The cow herd cared for them well, and took them to graze in the lush green mountains of Seshachala. Here, the cow sought out the ant-hill where the lord resided, and emptied its milk into it, providing the Lord with divine nourishment. When they returned to the palace, there was no milk left, which infuriated the king. Suspecting the cowherd, he took him to task. The cowherd pleaded ignorance, and promised the king to find out the truth.

The next day, the cowherd kept a close watch on the cow and calf as they grazed, and soon observed them emptying the milk into the ant-hill. Wondering what or who was in the ant-hill, the cowherd raised his axe and brought it on the ant-hill. Blood spurted out of it, and he fell unconscious, shocked by his own deed. The cow and the calf which were also spattered with the blood went back to the palace, where the king was stunned by their appearance. The cow led the king back to the ant-hill, where the lord was now revealed, with a cut on His fore-head.

In his anger, lord Vishnu cursed the king – he would turn into an asura – since it was he who was responsible for the cowherd hurting him with the axe. The king accepted responsibility for his action, but begged the lord’s forgiveness. At last, He relented, and deemed that the king would regain his form when the lord himself got married to Padmavati.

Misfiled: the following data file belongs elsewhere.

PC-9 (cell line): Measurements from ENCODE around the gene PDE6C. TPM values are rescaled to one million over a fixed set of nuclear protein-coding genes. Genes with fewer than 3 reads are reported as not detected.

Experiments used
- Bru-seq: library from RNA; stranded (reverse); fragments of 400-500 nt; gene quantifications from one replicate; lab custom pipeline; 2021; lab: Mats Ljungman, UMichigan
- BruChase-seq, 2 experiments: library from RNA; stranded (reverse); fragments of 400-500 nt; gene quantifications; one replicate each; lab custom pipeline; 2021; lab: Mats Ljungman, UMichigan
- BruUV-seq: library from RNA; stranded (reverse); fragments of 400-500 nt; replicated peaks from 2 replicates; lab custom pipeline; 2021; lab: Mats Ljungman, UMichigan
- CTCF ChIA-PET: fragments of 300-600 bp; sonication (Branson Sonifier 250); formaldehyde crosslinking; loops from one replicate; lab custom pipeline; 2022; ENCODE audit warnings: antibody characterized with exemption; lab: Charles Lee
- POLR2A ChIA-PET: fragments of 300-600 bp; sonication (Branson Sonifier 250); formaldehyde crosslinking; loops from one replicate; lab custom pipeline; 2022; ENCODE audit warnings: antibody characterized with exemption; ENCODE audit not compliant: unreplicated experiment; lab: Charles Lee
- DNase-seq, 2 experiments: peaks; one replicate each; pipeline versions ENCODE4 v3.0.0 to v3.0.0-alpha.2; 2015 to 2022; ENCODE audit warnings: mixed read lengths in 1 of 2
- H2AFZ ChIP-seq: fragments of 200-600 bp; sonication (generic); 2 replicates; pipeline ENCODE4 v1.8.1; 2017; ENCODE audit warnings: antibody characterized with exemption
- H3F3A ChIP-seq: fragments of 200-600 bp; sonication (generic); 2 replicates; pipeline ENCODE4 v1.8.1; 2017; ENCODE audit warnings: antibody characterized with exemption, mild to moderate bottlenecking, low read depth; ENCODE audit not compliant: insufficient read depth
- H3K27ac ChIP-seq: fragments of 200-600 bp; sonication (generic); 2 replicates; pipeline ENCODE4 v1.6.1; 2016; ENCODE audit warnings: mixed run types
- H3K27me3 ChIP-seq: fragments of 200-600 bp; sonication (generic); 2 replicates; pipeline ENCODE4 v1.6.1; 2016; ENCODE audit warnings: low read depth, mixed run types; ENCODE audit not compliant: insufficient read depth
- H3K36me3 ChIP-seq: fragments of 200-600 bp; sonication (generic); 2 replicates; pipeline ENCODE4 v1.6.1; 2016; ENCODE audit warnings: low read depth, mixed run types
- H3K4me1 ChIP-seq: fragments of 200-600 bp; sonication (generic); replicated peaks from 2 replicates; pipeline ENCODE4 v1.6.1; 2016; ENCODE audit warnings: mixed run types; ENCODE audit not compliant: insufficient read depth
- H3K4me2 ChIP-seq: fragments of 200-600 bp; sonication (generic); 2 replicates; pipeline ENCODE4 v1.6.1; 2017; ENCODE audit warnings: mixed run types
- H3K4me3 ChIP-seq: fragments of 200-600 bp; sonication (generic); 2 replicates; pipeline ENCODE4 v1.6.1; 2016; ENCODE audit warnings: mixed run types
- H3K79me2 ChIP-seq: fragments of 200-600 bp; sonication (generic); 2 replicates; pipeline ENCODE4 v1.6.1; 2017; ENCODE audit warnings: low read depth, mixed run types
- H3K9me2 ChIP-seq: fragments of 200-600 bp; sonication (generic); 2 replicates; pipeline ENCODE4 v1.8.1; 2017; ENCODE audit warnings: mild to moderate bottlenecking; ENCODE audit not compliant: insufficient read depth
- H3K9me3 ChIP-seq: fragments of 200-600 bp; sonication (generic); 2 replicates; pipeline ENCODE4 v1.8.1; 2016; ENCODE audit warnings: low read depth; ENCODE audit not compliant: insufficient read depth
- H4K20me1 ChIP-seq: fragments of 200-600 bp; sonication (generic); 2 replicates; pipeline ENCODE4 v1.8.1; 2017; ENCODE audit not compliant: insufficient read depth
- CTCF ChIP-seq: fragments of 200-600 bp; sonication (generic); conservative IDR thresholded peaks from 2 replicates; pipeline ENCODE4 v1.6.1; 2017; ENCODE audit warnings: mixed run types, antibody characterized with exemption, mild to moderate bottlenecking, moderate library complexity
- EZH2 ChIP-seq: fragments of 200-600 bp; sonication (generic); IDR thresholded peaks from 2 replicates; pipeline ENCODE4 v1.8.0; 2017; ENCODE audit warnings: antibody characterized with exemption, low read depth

Once again homeless, and also badly hurt, the lord roamed over the mountains of Seshachala, looking for herbs which would cure him. In his wanderings, he came across Varaha Swamy – Lord Vishnu himself in the form of Varaha, a wild boar, a form which he took to kill the demon Hiranyaksha. Varaha Swamy had retired to these mountains after his duty was done, and these hills thus belonged to him.

The lord asked Varaha Swamy permission to reside on these hills, to which he was told that according to the laws of the Kali Yuga, accommodation could be rented out, but not given free, so the lord would have to pay for staying on these hills. Since goddess Lakshmi had deserted him, lord Vishnu had lost all his wealth and prosperity, and there was nothing he could offer Varaha Swamy as rent. However, he asked Varaha Swamy to give him the place under one condition – all devotees coming to visit the lord would have to visit Varaha Swamy first and make their offerings to him. This would be the rent due to him. Only after these offerings were made, would the lord accept the offerings given to him. This had led to the tradition of first visiting the temple of Varaha Swamy, which is just a few minutes away from the main temple. Only after we visit him can we proceed to the main temple.